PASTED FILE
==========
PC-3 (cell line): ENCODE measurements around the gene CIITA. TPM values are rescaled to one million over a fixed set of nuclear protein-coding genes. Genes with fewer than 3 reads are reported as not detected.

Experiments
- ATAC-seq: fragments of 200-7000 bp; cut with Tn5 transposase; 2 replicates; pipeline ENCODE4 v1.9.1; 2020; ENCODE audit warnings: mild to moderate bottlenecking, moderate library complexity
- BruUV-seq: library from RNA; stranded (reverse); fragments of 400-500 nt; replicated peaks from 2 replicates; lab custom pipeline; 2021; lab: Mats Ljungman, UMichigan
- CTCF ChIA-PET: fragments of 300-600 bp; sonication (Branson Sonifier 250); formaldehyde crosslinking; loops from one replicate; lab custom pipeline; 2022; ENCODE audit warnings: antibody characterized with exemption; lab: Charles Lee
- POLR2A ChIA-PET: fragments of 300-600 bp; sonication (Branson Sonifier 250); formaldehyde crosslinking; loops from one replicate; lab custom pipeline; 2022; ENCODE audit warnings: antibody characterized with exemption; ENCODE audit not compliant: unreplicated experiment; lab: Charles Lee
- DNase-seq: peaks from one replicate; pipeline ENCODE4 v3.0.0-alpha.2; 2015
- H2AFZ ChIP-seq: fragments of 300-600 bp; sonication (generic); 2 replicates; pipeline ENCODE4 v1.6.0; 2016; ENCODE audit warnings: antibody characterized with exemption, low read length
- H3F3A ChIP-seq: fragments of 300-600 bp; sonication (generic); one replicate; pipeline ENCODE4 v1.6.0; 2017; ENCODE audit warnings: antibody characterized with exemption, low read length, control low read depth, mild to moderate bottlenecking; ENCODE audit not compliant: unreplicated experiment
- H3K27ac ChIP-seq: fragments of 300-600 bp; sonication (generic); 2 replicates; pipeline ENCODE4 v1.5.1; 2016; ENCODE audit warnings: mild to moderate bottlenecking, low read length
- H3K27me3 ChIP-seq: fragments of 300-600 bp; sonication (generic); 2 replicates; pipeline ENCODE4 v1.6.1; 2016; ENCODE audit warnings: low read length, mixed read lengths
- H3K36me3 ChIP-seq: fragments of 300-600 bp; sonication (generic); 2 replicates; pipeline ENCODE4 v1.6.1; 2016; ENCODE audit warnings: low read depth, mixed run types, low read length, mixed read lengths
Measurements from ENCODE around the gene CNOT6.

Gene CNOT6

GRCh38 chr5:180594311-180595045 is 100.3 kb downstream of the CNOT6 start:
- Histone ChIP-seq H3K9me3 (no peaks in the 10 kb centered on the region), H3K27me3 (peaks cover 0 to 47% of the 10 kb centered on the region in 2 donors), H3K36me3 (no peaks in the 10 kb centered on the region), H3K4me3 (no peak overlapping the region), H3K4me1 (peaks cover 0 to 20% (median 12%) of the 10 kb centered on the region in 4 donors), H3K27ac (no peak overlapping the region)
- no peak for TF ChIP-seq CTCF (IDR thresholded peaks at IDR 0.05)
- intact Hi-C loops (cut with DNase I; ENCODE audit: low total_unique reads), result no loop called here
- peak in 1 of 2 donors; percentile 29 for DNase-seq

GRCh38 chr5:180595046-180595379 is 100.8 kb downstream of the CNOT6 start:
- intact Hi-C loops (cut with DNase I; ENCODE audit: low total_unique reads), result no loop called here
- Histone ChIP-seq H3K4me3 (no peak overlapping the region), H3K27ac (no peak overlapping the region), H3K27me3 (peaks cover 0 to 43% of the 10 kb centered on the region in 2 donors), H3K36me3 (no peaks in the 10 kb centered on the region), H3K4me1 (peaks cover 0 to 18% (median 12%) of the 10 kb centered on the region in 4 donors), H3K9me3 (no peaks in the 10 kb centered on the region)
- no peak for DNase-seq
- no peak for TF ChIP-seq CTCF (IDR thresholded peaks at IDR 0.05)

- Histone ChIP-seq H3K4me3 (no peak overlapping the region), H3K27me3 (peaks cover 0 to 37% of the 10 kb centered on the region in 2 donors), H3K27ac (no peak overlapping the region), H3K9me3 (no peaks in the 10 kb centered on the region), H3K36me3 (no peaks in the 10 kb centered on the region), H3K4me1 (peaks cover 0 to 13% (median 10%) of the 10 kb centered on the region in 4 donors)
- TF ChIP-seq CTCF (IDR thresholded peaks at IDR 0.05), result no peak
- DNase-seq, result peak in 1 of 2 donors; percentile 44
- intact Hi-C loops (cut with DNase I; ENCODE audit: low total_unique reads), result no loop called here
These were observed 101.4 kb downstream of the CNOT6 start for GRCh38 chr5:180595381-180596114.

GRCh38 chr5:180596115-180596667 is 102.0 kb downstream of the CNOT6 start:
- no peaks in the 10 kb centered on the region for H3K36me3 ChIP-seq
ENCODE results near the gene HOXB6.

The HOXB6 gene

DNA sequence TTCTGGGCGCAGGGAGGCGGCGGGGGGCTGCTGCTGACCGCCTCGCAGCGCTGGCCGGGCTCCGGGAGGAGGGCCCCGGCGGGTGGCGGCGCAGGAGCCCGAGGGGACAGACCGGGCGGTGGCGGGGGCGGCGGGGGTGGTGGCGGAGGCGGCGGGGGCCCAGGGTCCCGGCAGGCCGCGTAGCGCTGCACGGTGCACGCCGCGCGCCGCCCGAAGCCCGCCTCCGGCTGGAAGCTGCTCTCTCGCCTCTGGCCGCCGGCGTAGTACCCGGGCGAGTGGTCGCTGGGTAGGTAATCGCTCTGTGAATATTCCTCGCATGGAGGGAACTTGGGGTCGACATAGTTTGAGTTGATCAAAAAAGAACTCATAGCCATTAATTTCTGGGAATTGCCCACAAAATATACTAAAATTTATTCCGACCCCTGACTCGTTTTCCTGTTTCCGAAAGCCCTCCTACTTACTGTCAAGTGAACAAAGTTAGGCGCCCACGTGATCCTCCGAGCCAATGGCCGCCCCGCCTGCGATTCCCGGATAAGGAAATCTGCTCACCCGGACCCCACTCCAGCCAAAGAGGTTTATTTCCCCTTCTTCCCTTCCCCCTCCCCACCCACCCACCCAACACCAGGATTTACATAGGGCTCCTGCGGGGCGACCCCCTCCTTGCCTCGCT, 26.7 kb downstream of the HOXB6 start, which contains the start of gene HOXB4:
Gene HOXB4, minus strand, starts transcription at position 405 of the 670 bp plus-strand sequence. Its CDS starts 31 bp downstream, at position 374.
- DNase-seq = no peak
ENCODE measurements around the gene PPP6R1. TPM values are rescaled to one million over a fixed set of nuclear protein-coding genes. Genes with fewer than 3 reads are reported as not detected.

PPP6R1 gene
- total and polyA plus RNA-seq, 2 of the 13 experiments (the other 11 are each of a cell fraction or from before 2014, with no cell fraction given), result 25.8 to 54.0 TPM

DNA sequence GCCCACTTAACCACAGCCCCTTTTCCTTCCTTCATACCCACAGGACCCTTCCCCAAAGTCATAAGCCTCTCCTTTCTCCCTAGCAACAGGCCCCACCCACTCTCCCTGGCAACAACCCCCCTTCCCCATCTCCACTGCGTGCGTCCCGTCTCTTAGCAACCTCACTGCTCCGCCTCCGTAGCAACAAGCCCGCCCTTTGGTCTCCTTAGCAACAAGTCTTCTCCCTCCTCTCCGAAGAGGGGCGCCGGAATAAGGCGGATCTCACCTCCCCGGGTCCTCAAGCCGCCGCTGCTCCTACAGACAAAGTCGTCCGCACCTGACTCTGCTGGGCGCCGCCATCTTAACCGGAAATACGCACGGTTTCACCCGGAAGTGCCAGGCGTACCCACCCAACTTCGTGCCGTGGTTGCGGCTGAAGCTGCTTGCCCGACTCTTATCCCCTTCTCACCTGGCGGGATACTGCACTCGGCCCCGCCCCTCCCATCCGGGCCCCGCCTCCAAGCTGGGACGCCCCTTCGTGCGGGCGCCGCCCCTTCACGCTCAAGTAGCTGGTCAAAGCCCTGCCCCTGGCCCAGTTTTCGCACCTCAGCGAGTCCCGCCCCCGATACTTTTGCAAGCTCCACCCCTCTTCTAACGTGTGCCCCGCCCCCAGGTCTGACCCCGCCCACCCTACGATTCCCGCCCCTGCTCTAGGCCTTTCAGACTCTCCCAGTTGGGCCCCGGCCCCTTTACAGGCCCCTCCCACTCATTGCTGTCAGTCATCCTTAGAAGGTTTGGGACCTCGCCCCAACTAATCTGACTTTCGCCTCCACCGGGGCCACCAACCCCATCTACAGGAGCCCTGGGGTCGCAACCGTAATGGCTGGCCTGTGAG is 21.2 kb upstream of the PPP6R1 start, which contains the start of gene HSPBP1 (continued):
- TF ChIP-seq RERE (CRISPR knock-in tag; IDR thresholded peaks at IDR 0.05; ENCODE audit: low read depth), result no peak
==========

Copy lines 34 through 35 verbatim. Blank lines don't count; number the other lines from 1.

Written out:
DNA sequence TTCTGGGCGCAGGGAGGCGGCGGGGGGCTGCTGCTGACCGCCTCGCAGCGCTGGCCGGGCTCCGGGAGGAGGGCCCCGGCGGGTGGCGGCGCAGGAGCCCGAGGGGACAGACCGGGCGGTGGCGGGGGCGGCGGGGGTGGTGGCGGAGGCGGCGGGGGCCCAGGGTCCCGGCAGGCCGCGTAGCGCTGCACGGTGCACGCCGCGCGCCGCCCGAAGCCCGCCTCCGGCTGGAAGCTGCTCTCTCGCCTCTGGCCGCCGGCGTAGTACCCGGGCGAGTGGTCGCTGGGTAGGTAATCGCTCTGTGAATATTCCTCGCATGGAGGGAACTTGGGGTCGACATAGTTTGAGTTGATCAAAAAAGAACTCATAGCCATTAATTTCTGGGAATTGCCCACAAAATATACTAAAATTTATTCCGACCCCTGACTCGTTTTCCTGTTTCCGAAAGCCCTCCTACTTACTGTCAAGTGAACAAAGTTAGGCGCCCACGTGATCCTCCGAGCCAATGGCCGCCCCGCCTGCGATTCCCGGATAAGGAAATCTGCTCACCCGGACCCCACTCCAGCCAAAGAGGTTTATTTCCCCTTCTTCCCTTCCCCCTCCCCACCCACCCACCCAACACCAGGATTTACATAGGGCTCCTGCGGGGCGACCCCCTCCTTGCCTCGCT, 26.7 kb downstream of the HOXB6 start, which contains the start of gene HOXB4:
Gene HOXB4, minus strand, starts transcription at position 405 of the 670 bp plus-strand sequence. Its CDS starts 31 bp downstream, at position 374.